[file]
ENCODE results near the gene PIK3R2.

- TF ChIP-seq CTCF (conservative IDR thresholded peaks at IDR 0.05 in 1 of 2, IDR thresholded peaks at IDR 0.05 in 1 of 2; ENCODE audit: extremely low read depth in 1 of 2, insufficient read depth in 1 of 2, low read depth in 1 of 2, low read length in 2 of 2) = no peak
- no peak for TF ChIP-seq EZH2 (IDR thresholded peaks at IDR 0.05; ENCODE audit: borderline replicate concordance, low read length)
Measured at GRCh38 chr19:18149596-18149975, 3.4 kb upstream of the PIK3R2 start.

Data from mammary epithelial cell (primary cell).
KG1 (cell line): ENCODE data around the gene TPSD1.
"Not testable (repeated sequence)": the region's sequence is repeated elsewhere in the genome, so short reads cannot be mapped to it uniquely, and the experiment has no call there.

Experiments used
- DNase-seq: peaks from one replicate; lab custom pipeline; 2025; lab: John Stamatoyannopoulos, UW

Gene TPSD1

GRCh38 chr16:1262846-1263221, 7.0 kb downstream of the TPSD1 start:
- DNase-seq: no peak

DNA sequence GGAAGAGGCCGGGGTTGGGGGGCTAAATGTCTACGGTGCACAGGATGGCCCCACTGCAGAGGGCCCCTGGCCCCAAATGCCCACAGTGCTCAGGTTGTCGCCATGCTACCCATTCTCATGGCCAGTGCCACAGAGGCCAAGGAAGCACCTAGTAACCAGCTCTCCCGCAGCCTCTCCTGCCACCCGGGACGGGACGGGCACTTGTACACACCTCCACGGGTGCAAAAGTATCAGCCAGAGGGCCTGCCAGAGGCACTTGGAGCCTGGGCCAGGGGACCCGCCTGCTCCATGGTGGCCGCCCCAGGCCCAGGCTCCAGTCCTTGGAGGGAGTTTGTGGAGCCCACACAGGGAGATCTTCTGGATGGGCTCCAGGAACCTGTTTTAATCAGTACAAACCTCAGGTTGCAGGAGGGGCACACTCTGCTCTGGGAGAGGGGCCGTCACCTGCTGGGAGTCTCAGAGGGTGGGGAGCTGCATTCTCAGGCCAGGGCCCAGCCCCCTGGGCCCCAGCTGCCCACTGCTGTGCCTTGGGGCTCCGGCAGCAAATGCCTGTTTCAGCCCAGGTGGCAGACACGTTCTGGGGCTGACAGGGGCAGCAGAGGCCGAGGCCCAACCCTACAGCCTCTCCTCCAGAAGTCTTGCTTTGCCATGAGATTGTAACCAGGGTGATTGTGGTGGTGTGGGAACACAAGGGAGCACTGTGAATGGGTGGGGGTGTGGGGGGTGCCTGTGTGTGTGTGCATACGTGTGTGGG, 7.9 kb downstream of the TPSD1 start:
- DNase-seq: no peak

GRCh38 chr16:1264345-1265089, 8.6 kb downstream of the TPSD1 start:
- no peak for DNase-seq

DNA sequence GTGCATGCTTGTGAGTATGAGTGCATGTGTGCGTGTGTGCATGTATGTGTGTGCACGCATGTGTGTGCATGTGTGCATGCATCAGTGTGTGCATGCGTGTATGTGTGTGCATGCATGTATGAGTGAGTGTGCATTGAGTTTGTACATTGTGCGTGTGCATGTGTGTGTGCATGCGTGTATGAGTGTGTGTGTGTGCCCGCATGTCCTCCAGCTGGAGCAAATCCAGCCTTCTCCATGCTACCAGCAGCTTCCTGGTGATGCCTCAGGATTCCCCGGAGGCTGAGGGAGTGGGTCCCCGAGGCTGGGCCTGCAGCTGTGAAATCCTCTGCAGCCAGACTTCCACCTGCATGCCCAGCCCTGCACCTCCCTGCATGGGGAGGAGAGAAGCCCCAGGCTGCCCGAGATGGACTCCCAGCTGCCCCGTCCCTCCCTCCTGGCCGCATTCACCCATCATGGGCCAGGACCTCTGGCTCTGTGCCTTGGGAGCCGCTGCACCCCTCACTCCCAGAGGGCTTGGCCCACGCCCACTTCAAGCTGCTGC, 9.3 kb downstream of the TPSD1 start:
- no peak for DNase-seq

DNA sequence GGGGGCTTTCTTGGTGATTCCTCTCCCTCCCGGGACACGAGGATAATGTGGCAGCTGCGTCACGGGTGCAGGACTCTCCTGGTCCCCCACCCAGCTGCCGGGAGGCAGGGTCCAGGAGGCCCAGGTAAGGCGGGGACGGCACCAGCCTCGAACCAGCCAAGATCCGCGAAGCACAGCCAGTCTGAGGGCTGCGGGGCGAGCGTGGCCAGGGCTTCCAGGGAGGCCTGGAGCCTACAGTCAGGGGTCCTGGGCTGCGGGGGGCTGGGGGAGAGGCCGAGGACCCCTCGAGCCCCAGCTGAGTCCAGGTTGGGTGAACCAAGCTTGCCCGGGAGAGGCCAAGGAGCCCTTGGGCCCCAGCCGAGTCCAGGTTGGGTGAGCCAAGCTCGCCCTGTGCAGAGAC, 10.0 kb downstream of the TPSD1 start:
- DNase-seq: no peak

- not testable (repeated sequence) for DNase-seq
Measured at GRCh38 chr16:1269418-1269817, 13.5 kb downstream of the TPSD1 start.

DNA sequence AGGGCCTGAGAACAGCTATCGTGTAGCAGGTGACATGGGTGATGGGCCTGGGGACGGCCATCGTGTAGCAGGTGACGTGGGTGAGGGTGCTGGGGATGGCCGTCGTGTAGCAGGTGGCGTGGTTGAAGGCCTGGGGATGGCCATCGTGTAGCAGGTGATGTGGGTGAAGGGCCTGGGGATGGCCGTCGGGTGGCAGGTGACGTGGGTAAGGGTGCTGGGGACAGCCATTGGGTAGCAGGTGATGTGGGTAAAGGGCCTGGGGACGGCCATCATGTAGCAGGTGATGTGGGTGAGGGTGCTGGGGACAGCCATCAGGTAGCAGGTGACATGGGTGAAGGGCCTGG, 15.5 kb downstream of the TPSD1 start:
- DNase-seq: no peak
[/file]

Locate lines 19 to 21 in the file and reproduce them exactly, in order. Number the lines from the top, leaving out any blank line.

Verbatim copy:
DNA sequence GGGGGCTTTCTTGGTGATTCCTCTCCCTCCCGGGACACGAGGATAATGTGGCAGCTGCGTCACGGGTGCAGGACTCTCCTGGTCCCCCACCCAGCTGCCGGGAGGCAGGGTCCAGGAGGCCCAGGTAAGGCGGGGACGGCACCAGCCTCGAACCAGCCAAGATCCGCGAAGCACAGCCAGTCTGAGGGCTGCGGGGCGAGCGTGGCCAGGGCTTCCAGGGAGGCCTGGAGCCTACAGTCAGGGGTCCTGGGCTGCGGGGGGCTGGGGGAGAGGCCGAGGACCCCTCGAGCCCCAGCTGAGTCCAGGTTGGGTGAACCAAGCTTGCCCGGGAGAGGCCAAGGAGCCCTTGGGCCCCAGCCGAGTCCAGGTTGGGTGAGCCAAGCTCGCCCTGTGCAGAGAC, 10.0 kb downstream of the TPSD1 start:
- DNase-seq: no peak

- not testable (repeated sequence) for DNase-seq